Mumbai, Nov. 5: The government is likely to increase its borrowings by at least another Rs 20,000 crore to paper over a widening fiscal deficit that is now projected at 5.3 per cent of GDP in 2012-13.
Finance minister P. Chidambaram told a wire agency in Mexico City that it would need to borrow more to finance the gap that has widened because of slow revenue collections and the pay out of higher-than-anticipated subsidies on food, fuel and fertilisers.
The prospect of higher borrowings could, however, diminish the possibility of a rate cut early next year.
RBI governor Duvvuri Subbarao had hinted at a “policy easing” to mollify critics for failing to cut rates on October 30 when the central bank undertook the second-quarter review of the monetary policy. The RBI chose to maintain the rate-signalling repo rate at 8 per cent and merely cut the cash reserve ratio (CRR) by 25 basis points to 4.25 per cent.
With inflation expected to remain firm, it is felt that the central bank may not be able to stick to its guidance of bringing down the policy rate in January when it is due to review the monetary policy again.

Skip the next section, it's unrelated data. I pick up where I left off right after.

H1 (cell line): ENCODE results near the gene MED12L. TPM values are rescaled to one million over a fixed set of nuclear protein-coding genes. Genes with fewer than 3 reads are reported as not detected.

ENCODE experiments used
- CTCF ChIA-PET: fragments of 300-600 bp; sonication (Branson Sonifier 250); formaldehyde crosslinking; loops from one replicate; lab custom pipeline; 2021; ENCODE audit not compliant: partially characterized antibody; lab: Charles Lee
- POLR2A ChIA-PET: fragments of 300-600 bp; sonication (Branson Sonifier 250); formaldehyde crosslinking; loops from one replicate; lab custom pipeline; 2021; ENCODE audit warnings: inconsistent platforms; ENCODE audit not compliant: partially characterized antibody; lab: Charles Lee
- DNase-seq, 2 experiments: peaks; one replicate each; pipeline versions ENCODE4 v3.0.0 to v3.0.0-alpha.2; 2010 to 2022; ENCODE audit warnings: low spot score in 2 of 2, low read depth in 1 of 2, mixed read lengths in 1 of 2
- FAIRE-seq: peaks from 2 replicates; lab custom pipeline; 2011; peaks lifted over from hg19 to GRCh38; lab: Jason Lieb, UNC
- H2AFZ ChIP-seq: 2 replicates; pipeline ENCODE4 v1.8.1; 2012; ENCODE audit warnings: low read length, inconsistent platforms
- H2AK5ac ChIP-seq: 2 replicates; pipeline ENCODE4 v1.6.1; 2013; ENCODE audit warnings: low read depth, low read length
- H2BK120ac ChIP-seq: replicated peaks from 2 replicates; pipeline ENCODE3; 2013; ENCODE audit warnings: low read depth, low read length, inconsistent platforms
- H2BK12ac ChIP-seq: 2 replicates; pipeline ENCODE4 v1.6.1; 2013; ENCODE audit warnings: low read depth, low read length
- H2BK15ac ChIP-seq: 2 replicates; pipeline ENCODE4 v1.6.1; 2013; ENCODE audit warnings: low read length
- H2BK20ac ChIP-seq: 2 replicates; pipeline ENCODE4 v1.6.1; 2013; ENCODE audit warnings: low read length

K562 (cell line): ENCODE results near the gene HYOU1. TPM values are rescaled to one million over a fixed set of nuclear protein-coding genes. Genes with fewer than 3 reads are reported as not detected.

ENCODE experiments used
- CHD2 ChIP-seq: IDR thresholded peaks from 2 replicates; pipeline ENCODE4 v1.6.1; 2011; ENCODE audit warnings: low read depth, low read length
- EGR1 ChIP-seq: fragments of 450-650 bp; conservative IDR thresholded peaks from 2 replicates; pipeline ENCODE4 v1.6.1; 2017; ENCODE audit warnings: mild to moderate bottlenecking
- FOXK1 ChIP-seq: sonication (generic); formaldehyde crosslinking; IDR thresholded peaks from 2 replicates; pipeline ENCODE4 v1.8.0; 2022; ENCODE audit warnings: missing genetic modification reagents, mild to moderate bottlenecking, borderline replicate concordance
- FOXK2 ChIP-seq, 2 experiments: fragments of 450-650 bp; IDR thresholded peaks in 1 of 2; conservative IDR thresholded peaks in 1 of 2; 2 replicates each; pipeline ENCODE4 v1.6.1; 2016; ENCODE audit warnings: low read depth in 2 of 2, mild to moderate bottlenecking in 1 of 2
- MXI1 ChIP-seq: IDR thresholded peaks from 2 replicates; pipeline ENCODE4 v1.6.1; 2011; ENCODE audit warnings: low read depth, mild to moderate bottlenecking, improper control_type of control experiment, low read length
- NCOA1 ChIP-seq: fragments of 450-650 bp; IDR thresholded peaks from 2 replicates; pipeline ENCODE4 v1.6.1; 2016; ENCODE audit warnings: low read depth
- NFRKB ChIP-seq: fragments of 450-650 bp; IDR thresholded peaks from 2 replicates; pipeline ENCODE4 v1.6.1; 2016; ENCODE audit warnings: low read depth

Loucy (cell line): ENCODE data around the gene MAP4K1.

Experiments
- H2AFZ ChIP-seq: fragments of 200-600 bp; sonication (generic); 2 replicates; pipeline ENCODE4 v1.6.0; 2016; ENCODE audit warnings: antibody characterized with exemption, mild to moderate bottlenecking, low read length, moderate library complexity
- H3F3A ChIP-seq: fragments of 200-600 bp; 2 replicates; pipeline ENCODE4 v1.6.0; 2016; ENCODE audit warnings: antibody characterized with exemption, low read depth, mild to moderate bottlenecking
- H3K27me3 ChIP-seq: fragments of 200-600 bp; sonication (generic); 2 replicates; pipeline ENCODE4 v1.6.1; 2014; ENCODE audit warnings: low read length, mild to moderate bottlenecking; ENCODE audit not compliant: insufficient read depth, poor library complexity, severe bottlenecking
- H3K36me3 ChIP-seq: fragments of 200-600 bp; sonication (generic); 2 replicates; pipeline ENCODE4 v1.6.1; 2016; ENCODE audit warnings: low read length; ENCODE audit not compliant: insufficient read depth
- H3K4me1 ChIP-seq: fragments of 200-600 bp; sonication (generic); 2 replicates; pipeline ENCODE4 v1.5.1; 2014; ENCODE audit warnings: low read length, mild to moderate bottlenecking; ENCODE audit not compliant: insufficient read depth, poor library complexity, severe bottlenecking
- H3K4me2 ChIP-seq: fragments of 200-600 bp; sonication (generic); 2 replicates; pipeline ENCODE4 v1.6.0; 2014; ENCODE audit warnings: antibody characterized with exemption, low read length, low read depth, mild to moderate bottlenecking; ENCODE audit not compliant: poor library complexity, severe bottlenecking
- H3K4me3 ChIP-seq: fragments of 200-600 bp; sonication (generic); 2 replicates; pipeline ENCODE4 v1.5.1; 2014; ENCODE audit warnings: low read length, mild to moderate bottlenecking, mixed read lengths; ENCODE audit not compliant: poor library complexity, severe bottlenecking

The bond markets aren’t surprised to hear that the government plans to increase its borrowings.
Harihar Krishnamoorthy, treasurer of FirstRand Bank, said there would be better visibility on this front early next year.
“The markets have been expecting a Rs 20,000-25,000 crore fiscal shortfall,” he said. Much will depend on the revenues that the government is able to generate from 2G spectrum auctions and the public sector divestment programme that has yet to get off the ground. Former finance minister Pranab Mukherjee had budgeted for Rs 30,000 crore to be raised from share sales by PSUs.
Krishnamoorthy expects the government to announce certain expenditure control measures over the coming weeks. He did not rule out another CRR cut as it would inject liquidity into the system and help to bring down the cost of funds.
Rupa Rege Nitsure, chief economist at Bank of Baroda, said she didn’t expect the repo rate to be cut any time soon since inflation isn’t likely to come within the RBI’s comfort zone. “It (inflation) is unlikely to come down till the end of this fiscal year. Therefore, CRR reductions will continue,” she added.